Broadcasters are “standing in the way”

I’m noticing more and more trade magazine articles these days that are telling it like it is for broadcasting. The types of things I used talk about to a room of blank stares are now getting head nods here and there, and I view this as a good thing for the industry. It’s like that wonderful IBM Consulting ad where the old king feels the change coming, but he’s the only one. Augh!

One writer who has always gotten it right is Diane Mermigas, about whom I’ve raved in the past. Her latest is hurt only by a bad headline, “Landscape changing for broadcast licensing.” Forget that and read the article. It’s important stuff, folks.

In a world of diffused content offerings and fragmented viewing, the onus is on network-affiliated broadcasters to innovate and produce unique content from their local resources and connections that cable, satellite and other distributors will want enough to pay for. (Emphasis mine)

…But with television becoming only one, albeit important, spoke in the multimedia wheel, broadcast and cable players are beginning to see the possibilities for leveraging the value of their content elsewhere. They must.

…In a world in which consumers can increasingly access precisely what they want, on the device and in the location they chose, for the price they want to pay, the ability to use, repackage and market content to meet users’ higher customization, personalization and functionality standards gets you a lucrative seat at the big table. But playing that game means changing relationships at every level of the media and entertainment supply and demand food chain — from content distributors, providers and producers, as well as advertisers and marketers.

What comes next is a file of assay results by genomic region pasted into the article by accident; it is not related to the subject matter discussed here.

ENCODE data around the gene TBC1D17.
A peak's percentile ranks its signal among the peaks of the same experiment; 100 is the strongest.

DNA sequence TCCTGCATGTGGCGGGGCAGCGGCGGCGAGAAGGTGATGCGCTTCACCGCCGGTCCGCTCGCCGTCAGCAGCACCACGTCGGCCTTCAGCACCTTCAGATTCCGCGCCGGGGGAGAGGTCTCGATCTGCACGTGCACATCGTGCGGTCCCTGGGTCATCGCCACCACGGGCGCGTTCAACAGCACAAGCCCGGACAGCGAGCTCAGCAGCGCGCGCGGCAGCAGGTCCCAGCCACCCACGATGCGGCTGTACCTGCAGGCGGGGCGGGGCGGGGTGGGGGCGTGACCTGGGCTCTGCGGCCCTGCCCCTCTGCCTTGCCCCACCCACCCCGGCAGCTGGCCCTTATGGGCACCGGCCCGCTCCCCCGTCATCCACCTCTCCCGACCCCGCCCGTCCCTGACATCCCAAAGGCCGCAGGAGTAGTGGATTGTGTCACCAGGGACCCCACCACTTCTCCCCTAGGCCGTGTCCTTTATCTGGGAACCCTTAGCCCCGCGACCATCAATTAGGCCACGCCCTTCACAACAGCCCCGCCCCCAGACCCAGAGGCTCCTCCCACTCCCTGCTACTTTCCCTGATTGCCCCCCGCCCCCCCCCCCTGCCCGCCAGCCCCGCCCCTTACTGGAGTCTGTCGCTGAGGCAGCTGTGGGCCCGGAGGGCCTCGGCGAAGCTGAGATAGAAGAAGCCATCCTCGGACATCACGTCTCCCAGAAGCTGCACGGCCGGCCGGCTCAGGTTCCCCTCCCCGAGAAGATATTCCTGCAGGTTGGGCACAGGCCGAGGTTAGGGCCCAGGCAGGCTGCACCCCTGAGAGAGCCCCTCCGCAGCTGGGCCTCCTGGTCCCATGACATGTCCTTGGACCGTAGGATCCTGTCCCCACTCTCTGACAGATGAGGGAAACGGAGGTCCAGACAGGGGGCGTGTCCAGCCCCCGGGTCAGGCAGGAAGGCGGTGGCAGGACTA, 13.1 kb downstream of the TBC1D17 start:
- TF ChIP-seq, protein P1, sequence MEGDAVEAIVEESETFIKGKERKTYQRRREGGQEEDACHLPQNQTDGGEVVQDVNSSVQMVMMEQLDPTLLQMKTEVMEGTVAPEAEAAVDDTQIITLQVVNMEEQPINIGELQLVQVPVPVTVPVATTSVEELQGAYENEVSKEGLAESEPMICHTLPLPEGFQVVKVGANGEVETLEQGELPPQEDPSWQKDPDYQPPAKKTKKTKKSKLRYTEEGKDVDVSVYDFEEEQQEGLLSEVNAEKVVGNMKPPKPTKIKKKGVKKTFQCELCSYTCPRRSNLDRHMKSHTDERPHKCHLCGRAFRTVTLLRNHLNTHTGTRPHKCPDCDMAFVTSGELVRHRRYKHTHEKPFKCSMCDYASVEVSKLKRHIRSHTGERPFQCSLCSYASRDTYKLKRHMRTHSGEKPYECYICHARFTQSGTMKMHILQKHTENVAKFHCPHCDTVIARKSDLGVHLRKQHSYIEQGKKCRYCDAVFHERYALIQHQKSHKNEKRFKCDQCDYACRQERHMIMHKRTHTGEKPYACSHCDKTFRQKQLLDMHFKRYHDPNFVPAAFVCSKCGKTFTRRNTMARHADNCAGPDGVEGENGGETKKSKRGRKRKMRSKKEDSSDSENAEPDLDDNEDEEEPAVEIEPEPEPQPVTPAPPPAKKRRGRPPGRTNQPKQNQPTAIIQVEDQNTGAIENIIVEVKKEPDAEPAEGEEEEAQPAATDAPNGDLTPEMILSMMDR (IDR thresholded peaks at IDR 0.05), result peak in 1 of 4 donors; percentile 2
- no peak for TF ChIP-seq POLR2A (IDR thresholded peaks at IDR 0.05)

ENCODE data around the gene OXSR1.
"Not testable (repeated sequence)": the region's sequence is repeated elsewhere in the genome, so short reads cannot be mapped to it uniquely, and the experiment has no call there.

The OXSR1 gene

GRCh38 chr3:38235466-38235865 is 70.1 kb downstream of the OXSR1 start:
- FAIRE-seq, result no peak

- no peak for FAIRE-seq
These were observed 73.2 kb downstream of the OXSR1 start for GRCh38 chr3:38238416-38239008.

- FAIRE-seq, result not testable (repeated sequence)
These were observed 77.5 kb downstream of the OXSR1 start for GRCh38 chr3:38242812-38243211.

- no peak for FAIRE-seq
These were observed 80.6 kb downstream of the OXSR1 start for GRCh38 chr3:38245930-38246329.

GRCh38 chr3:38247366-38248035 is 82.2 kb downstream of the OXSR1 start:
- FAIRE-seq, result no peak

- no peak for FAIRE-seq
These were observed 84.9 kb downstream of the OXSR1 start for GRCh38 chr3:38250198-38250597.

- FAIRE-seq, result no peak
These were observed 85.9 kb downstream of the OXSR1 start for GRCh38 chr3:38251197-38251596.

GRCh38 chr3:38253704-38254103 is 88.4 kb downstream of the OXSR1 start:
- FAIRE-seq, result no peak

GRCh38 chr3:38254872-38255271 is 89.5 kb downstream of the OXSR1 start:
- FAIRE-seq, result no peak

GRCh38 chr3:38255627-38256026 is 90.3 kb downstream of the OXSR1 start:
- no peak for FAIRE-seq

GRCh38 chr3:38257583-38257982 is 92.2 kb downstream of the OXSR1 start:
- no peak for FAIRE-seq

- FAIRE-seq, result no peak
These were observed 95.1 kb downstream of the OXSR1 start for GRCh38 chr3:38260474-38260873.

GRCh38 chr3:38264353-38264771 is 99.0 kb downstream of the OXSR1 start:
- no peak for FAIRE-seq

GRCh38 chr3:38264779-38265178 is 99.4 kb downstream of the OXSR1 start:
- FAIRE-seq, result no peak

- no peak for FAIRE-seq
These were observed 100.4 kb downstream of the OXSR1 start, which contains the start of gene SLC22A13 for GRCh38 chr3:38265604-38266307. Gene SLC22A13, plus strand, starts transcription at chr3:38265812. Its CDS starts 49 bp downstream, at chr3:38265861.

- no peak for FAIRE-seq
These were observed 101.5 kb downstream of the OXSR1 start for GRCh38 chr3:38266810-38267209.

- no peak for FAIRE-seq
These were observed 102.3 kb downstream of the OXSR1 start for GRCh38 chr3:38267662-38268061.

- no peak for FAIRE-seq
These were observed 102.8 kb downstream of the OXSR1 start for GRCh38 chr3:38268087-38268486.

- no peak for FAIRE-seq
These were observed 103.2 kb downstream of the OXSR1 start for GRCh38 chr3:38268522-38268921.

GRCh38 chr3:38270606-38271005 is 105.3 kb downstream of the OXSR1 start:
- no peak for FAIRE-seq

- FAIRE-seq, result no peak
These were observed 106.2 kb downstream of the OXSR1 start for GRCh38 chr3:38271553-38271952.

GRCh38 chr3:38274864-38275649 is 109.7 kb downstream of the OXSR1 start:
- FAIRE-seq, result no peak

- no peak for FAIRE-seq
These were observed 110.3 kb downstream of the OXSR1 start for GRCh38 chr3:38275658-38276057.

Think LOCAL! What can you do locally that has value in a Media 2.0 world? That will be broadcasting’s savior, but there isn’t a minute — not a minute — to wait. Local broadcasters can’t sit by and wait for somebody else to figure it out; we’ve got to get in the water and start swimming.

Diane has a nice quote from Disney CEO-elect, Robert Iger:

“We can’t stand in the way, and we can’t allow tradition to stand in the way, of where consumers can go or want to go.”
No we can’t, Mr. Iger.

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